The Sindh High Court (SHC) on Friday asked the Election Commission of Pakistan (ECP) to issued the schedule for local body elections in Karachi and Hyderabad within 15 days, adding that the polls should preferably be conducted within 60 days.
Last month, the electoral watchdog had postponed the polls in seven Karachi districts for the third time in line with a request made by the Sindh government — due to floods — prompting criticism from the PTI and Jamaat-i-Islami (JI), which had been campaigning heavily in the city.
Meanwhile, the polls in nine districts of Hyderabad were postponed in light of the havoc wrought by the floods.
Earlier this week, the SHC had reserved its verdict in the case after hearing all parties in the PTI’s and JI’s pleas against the postponement of the polls.
Sindh Advocate General Hasan Akbar, PTI MPA Khurram Sher Zaman, Sindh Inspector General Ghulam Nabi Memon, appeared in court today.
In the detailed verdict, a copy of which is available with Dawn.com, SHC Chief Justice Ahmed Ali M. Shaikh said that the court would “not go so far as to dictate the date of the election or direct the manner in which the same ought to be conducted or policed, but would note that the ECP may notify the polling date, preferably within a period of 15 days from the date of this order, specifying a fresh polling date […] so as to preferably conclude the overall exercise of the election in any event within a total period of 60 days”.
The SHC CJ directed the government to ensure that requisite assistance is rendered to the electoral watchdog while the provincial chief secretary and the inspector general were told to ensure that “any preparatory or organisational steps” are taken in advance.
In the verdict, the SHC CJ said:“ Allegorically, much water has flowed since the advent of the floods, and it is questionable whether the continued preoccupation of law enforcement personnel in relief operations remains so emergent with the efflux of time as to constitute a valid cause for their being withheld from election duty.“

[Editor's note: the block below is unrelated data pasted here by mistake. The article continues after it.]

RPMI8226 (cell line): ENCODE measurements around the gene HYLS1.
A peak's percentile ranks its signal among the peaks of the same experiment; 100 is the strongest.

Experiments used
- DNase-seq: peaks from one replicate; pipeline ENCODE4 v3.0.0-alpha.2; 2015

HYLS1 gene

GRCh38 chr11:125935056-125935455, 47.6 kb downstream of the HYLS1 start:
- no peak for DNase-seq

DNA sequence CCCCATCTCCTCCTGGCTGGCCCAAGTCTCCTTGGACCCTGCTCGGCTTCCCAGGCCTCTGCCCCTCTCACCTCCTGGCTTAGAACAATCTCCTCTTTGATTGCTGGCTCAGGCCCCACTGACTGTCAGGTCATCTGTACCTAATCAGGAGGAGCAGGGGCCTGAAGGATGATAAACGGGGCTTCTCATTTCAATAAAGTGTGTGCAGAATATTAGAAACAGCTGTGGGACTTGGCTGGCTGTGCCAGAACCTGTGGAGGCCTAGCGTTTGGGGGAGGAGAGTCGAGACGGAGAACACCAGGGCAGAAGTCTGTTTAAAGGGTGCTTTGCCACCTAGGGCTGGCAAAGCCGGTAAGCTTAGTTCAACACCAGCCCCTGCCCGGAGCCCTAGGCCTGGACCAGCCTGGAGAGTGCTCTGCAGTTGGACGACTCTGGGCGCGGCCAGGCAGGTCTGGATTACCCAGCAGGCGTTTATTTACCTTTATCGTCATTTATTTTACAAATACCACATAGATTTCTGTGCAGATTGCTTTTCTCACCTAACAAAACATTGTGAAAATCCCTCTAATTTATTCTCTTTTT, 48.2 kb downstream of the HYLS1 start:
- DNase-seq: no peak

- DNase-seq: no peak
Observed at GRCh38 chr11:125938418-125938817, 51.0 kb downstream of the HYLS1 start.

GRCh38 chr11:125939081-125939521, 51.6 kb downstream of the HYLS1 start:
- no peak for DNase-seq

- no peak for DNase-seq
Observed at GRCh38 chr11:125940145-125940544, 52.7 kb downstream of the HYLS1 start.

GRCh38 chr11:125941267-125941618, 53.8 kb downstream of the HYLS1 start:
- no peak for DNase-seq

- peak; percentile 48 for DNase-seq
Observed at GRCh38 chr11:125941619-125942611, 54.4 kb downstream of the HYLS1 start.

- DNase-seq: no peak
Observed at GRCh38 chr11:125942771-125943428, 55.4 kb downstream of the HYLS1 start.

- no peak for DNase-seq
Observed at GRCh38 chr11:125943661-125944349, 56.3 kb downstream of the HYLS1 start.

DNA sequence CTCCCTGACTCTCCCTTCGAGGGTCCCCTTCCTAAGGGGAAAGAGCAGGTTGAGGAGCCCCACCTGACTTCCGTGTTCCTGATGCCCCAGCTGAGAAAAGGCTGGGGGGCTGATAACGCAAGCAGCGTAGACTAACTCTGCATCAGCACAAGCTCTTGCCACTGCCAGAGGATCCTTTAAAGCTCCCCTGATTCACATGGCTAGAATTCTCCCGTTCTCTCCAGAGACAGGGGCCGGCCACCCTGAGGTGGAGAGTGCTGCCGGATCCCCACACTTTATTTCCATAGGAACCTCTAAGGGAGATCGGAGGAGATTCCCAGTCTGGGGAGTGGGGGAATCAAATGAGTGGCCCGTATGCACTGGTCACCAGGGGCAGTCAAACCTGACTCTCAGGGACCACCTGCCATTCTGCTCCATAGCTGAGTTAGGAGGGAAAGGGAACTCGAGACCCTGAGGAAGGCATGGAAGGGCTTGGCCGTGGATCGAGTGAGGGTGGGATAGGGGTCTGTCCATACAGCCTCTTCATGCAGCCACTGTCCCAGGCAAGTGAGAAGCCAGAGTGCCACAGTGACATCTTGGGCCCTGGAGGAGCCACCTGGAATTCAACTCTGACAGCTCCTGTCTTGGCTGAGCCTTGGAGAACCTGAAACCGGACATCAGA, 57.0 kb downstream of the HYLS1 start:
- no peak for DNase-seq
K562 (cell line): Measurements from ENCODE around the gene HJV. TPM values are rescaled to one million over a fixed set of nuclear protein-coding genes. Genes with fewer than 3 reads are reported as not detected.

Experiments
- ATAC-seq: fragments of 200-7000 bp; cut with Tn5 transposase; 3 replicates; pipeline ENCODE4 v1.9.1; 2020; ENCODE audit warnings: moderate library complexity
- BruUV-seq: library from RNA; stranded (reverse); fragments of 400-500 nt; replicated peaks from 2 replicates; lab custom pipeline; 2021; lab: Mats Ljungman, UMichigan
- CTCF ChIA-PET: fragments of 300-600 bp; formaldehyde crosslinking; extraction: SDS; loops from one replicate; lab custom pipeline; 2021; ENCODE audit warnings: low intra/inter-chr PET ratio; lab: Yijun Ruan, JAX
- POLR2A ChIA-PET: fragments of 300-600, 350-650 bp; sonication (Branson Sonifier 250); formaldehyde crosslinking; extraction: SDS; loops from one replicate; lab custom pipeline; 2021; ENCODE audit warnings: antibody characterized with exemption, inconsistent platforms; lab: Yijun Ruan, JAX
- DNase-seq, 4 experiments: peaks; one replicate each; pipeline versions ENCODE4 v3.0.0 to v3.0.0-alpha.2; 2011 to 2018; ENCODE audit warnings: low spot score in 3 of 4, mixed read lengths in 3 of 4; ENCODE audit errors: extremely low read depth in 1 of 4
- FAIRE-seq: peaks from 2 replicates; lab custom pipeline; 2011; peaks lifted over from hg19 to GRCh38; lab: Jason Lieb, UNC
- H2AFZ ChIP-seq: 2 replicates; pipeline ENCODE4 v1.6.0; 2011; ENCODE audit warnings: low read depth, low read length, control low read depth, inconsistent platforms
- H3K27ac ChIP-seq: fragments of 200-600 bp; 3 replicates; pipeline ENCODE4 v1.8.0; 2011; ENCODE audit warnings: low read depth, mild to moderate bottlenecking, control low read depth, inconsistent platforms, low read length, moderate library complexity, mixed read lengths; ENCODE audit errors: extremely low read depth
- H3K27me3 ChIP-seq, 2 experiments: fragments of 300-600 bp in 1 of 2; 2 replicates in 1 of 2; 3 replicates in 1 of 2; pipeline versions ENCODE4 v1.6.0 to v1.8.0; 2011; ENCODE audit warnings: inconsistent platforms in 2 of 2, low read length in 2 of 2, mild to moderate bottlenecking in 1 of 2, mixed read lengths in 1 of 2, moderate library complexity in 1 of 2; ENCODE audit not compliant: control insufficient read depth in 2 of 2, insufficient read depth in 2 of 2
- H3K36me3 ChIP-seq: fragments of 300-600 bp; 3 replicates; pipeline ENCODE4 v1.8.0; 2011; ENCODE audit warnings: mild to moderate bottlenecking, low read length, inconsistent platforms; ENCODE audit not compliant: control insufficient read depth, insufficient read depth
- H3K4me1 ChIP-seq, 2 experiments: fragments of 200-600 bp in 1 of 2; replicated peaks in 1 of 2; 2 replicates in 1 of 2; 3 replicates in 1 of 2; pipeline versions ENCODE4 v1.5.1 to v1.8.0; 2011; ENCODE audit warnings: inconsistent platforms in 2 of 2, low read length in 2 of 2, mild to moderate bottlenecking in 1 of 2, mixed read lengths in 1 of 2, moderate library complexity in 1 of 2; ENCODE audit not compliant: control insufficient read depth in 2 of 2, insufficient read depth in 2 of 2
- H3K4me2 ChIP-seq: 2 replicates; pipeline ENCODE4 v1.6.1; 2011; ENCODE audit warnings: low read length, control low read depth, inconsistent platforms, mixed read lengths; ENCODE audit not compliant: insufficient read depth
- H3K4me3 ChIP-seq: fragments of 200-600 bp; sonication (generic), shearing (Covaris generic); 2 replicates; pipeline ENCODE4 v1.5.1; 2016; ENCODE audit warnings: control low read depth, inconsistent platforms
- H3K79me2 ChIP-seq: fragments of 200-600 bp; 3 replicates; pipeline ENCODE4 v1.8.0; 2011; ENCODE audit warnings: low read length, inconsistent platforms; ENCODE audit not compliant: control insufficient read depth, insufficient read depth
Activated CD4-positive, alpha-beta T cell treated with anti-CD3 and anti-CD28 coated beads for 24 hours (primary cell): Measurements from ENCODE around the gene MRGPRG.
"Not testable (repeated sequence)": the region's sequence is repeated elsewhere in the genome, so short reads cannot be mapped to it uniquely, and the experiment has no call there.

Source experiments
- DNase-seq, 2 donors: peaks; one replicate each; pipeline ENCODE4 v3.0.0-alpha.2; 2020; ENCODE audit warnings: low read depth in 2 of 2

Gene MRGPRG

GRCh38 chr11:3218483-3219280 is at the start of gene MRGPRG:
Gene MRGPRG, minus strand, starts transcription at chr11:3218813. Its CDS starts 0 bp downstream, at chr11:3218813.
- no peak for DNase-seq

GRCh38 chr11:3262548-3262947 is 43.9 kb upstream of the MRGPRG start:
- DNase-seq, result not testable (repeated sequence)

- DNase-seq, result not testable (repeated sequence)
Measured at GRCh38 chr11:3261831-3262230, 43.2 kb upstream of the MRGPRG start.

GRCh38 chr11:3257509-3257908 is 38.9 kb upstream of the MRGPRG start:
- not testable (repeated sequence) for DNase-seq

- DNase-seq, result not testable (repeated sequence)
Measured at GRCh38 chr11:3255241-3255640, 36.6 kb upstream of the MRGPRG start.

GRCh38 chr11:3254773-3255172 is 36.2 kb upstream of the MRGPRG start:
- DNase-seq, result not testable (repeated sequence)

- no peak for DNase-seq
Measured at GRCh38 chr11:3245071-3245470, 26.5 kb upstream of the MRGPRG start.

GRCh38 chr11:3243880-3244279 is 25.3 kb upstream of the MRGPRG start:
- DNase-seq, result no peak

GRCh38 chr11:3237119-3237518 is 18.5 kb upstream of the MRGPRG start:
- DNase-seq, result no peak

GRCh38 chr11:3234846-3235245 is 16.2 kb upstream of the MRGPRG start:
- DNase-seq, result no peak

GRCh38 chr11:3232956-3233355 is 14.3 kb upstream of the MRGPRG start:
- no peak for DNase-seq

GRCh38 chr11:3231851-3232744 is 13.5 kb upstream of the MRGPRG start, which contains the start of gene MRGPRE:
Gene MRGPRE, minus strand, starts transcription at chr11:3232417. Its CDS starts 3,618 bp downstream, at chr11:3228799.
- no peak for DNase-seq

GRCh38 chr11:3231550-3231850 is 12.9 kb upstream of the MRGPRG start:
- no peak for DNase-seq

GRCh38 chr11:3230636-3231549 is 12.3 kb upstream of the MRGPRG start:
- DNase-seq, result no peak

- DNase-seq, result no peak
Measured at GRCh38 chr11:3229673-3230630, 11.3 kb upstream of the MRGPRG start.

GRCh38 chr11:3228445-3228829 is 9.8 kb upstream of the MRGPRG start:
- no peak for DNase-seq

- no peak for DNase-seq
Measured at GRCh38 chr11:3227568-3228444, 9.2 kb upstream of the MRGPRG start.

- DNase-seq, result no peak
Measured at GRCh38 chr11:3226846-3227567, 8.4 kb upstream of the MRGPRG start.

Justice Shaikh noted that the polls had been repeatedly postponed for almost four months, with no definite date in sight. “Suffice it to say that there has been considerable time for an appropriate solution to have been found, and the matter cannot indefinitely be kept in abeyance by the provincial administration continuing to withhold the aid it is duty-bound to provide to the ECP on the same pretext.”
In the previous hearing, the advocate general had filed reports about the strength and deployment of the police and Rangers.
Sindh Election Commissioner Ejaz Anwar Chauhan told the bench that the ECP was ready to hold the elections, but there was the issue of the availability of police to provide security.
When the chief justice asked IGP Ghulam Nabi Memon about the provision of police personnel, he stated that they were facing a shortage due to various reasons. He said that around 25,000 policemen had been deployed during the 2015 LG polls in Karachi, but now around 45,000 policemen were required for the purpose after incidents of violence were reported during a by-election in Korangi.